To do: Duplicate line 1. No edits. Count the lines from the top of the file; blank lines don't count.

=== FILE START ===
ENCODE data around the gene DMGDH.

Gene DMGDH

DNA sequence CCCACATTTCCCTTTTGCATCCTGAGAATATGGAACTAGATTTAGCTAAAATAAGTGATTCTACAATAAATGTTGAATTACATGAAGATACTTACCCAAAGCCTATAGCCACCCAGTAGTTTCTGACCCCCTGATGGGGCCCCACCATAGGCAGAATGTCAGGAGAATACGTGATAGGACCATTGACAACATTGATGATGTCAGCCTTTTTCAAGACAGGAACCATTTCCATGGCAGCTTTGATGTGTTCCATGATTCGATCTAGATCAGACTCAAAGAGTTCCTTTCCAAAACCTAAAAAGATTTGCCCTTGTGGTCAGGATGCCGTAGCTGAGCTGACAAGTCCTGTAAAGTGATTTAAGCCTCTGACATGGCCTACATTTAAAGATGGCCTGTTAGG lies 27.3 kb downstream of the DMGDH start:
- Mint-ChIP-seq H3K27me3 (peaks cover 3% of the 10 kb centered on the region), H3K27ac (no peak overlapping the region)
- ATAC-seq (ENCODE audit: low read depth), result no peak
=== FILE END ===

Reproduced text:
ENCODE data around the gene DMGDH.